" Doctors, you're going to be a hated lot. (Your) greed for money are leading to patients being overcharged." Health minister Suresh Shetty's fusillade caught the audience at Shanmukhananda hall by surprise on Sunday.
"Like education barons, they (doctors) will become a hated community, if they don't stop unethical practices," Shetty continued.
The Association of Medical Consultants' (AMC) function mostly consisted of doctors. The minister then gave some examples.
"I came across a case where someone was charged Rs 13 lakh for delivery and the doctor was still not satisfied," went the first. "There was this case in a big hospital where the doctor recommended one more procedure on a patient who was dead. A ward boy had to inform him the patient was dead," was the next.
"I can narrate a large number of such examples. I am not doing that. I only appeal to doctors to regain trust and respect from people. I had a family doctor, Dr Prabhu at Prabhadevi, who charged only Rs 2 for medicines. About 20 years ago, doctors were respected...that's not the situation today," Shetty said.
The recent elections saw people's anger against politicians. The same anger will be seen against doctors and those who have made a big business of education, he warned.
He wondered why heart stents are priced Rs 3 lakh. "In government-owned JJ Hospital, stents used to be priced Rs 1.40 lakh. After I decided to buy stents through a tender process, the hospital is getting them at Rs 23,000. Now, even the central government is buying at our rates," he added.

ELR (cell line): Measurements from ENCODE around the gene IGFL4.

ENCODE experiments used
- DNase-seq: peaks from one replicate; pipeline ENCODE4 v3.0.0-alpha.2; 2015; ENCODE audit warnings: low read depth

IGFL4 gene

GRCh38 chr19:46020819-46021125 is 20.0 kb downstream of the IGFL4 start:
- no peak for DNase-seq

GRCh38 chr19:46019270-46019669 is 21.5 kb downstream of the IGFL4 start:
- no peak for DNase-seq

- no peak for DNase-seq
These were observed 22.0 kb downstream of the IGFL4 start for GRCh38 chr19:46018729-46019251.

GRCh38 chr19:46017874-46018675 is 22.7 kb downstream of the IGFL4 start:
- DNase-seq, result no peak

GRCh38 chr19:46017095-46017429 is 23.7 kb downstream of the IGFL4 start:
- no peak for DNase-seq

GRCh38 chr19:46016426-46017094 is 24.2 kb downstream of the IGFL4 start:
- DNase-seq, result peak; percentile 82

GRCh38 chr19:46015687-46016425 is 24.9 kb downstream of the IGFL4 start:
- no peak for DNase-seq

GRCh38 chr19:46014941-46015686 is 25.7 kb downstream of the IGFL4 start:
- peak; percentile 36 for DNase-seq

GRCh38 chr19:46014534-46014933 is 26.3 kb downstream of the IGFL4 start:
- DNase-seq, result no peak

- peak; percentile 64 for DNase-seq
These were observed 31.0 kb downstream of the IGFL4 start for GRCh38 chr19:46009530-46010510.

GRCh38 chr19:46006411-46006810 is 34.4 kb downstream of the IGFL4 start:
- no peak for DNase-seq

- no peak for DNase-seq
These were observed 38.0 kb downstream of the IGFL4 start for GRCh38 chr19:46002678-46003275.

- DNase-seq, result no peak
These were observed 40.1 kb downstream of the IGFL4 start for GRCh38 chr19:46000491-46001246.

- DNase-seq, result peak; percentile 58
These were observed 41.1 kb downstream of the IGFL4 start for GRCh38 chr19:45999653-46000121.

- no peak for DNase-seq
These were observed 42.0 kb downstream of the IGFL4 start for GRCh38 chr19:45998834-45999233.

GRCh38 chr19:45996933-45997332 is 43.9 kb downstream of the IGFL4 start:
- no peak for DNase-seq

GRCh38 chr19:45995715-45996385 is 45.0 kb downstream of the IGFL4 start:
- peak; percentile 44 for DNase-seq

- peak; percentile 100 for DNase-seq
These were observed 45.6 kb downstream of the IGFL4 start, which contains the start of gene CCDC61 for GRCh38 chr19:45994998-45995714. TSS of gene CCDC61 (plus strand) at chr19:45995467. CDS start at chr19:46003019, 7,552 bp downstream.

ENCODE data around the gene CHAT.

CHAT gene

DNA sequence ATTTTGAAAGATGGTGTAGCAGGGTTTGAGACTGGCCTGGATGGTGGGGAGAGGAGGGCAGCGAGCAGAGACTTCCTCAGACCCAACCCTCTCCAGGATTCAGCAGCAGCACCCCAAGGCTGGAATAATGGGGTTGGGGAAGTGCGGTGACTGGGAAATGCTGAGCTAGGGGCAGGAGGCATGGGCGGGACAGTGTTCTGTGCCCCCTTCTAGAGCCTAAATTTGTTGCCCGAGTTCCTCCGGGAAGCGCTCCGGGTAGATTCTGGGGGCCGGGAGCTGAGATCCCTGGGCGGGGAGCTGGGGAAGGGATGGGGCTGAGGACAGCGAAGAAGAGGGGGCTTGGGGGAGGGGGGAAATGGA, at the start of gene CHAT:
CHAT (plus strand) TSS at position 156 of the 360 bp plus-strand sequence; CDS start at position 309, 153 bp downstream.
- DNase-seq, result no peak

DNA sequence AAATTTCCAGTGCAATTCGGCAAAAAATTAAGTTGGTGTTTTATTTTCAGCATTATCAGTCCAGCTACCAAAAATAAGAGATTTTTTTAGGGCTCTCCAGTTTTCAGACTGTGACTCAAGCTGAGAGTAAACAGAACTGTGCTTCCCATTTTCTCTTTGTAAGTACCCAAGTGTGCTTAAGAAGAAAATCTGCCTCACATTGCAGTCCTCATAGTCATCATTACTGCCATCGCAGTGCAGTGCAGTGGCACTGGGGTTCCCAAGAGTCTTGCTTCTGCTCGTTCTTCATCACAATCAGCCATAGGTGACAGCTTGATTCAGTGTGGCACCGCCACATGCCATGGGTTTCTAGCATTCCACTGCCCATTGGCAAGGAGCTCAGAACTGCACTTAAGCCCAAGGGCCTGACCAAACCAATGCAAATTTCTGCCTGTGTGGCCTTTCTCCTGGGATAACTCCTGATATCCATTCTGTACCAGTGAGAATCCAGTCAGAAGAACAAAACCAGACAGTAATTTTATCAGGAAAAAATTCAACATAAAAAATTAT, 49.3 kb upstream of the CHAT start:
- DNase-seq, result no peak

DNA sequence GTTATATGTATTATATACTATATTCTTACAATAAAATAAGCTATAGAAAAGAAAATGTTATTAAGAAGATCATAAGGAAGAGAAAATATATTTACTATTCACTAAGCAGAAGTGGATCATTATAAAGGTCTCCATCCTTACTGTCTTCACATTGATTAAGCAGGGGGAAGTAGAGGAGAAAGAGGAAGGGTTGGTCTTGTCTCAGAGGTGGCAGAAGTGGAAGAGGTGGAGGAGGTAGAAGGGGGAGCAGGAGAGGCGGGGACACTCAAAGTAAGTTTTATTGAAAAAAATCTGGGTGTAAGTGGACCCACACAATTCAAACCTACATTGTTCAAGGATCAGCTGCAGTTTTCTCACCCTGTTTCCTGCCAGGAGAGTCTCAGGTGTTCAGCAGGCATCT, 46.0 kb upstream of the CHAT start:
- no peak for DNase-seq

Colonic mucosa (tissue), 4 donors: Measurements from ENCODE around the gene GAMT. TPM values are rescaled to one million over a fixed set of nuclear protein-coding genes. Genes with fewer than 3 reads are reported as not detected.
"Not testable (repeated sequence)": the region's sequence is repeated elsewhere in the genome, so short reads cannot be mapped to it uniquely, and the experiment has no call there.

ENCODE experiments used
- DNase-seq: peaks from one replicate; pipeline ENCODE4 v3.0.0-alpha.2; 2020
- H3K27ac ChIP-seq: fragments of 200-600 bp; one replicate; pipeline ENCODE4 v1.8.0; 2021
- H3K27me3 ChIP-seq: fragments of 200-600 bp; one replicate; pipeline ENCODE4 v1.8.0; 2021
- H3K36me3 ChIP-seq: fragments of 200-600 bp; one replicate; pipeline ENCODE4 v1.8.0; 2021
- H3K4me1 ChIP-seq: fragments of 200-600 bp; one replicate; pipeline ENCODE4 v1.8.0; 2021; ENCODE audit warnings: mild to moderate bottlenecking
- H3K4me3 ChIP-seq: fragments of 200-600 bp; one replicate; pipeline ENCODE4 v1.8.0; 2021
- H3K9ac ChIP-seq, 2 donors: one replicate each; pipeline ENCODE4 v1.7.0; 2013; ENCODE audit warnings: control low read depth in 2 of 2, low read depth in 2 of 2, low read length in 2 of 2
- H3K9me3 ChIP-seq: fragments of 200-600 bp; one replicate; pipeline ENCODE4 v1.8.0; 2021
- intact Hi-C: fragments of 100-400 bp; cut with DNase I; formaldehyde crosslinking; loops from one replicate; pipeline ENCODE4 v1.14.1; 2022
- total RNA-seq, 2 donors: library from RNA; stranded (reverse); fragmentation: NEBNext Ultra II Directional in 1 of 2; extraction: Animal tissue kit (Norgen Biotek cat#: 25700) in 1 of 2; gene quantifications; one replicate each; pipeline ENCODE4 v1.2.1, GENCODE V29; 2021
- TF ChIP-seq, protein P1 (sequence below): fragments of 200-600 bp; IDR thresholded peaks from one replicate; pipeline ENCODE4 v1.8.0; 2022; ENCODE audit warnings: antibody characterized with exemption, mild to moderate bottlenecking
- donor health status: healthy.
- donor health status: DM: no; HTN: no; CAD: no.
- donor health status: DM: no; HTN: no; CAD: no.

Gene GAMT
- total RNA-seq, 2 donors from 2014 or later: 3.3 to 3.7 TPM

In the past five years, the health ministry has launched several initiatives to help the poor. The blood-on-call scheme has no parallel in the world. Every taluka has blood storage facilities, and by dialling a number, any nursing home or hospital could get it.
"I am aware some private hospitals are speaking ill of this scheme and are forcing patients' relatives to buy blood from private sources. I have a list of eight such hospitals and I am going to blacklist them. We want blood to be sold only at fixed rates," he said.
Joint commissioner of police (traffic), Dr B.K. Upadhyay, who was the guest of honour, said his department has written to the state government to impose some restriction on the number of vehicles being registered in Mumbai.
"Everyday, 400 vehicles are being registered in the city. Already, we have 22 lakh vehicles and many more enter the city from outside. Traffic regulation is becoming a serious problem. The number of fatal accidents are also on the rise," he said.